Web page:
The Diamond age
Size does matter. Modern society is inflicted with an insatiable hunger for bigger, better and more material objects. This neophilia drives people to constantly upgrade or upsize everything from cellphones to clothes to cars. The symbolic embodiment of our obsession with excess is the diamond. Like displaying tribal markings, people wear a dazzling amount of diamond jewellery to fit in with the crowd.
The artwork investigates the symbolism of this coveted stone and its relative value in different contexts. The installation consists of two rings suspended in water. One ring is a diamond solitaire, hanging upside-down with the gem below the surface. The other ring’s diamond shape, made using an ancient Persian technique of silver filigree, sits above the water line.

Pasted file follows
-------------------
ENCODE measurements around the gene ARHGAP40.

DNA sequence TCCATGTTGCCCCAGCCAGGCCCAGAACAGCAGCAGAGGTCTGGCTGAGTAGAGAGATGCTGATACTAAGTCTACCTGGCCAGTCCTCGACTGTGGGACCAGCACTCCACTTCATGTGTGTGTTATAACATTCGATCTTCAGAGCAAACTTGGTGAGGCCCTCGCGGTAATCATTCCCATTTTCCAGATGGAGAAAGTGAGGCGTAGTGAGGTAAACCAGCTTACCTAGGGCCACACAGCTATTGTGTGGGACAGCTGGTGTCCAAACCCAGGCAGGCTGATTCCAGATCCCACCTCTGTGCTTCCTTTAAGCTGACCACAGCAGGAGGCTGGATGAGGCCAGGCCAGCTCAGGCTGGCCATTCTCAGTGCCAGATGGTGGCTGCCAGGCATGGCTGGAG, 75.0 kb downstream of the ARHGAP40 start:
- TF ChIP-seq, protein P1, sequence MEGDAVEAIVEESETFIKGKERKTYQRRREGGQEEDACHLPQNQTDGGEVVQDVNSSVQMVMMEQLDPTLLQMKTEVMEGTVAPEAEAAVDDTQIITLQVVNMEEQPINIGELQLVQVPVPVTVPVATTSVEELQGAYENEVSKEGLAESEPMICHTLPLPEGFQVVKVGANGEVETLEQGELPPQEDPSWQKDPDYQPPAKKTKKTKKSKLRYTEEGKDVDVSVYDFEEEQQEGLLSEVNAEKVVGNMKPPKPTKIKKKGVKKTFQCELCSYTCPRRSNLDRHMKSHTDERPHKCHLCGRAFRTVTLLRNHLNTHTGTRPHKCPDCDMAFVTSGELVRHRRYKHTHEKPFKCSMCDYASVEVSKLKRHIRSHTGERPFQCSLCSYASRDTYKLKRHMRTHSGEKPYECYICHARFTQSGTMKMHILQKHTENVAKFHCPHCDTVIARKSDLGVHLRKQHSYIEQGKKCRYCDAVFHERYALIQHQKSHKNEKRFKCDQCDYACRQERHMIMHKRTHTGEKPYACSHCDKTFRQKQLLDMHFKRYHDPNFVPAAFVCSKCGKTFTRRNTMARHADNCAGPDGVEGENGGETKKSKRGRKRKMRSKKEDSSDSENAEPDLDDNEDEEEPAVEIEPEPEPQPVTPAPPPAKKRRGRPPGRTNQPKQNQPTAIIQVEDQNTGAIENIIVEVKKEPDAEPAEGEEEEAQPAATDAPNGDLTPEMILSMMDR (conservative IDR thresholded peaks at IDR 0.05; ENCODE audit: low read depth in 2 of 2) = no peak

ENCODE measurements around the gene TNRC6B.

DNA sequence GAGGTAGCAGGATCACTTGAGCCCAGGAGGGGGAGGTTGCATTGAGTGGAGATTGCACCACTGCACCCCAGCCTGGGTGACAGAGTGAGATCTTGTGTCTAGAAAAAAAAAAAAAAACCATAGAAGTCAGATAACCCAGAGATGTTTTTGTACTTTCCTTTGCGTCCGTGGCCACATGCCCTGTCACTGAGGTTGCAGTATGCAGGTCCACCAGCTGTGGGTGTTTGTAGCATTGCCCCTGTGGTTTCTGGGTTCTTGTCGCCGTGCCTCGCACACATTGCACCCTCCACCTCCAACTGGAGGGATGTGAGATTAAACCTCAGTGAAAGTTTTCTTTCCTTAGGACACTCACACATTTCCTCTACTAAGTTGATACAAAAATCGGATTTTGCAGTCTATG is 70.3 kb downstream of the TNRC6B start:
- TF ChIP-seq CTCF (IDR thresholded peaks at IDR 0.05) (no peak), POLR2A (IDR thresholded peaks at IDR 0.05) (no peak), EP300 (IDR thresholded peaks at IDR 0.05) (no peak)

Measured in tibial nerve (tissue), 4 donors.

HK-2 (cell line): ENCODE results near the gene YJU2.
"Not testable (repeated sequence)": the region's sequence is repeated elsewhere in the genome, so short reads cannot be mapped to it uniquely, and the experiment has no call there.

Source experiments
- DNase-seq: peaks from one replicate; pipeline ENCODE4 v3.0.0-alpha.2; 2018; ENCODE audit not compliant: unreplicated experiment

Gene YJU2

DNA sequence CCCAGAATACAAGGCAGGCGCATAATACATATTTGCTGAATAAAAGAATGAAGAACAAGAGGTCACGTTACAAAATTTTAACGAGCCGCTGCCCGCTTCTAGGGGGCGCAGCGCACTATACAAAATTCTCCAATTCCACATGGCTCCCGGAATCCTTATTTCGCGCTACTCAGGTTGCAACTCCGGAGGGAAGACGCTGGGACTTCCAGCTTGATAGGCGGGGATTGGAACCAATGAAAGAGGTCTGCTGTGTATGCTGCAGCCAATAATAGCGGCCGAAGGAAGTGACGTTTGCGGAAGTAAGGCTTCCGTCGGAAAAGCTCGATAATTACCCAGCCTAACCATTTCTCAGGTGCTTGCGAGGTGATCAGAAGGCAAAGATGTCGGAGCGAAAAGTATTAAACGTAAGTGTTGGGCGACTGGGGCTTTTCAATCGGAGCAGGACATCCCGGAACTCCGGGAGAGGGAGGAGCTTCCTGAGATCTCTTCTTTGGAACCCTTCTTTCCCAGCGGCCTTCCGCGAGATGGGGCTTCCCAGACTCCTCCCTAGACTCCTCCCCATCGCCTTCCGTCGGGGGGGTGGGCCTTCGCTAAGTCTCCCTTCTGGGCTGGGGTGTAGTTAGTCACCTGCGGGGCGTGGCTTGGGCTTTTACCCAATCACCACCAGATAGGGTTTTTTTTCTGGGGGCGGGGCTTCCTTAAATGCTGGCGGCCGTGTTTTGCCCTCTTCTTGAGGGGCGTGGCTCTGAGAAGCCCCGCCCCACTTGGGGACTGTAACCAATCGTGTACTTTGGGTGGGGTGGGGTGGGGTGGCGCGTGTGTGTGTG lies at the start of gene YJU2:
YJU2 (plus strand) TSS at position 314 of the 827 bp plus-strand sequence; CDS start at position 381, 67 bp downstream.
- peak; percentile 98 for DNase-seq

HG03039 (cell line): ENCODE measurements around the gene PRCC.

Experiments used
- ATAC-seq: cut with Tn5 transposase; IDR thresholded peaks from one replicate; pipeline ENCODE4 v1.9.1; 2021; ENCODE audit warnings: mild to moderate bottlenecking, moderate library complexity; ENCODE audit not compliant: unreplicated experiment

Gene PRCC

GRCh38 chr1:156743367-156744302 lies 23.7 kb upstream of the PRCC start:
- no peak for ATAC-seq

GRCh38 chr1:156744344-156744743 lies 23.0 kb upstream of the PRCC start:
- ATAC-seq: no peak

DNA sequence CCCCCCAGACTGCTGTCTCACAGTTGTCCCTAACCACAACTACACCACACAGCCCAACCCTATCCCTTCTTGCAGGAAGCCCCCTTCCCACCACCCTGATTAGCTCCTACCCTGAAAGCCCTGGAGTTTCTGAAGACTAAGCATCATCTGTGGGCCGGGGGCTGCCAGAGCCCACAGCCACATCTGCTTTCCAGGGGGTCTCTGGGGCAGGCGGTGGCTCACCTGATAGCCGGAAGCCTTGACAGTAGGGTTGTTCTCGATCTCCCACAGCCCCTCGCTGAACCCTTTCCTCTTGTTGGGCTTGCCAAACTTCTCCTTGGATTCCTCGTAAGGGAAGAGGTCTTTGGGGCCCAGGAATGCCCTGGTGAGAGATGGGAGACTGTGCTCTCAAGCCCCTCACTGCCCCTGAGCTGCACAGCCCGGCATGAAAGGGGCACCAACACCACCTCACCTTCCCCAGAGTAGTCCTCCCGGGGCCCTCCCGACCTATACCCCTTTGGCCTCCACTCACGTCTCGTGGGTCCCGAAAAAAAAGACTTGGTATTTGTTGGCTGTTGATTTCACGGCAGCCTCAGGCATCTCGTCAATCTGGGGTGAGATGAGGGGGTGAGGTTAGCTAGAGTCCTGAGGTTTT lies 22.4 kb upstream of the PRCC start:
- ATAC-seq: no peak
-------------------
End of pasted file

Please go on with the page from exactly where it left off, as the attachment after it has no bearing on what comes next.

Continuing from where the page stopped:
According to Archimedes’ principle of fluid mechanics, the buoyant force on an object is equal to the weight of the fluid displaced by the object. In simple terms, the weight of an object in water is less than the weight of the same object in air. Similarly, the emotional and symbolic value placed on an object changes depending on the social and cultural circumstances.
“At any rate, let us love for a while, for a year or so, you and me. That’s a form of divine drunkenness that we can all try. There are only diamonds in the whole world, diamonds and perhaps the shabby gift of disillusion.” — F. Scott Fitzgerald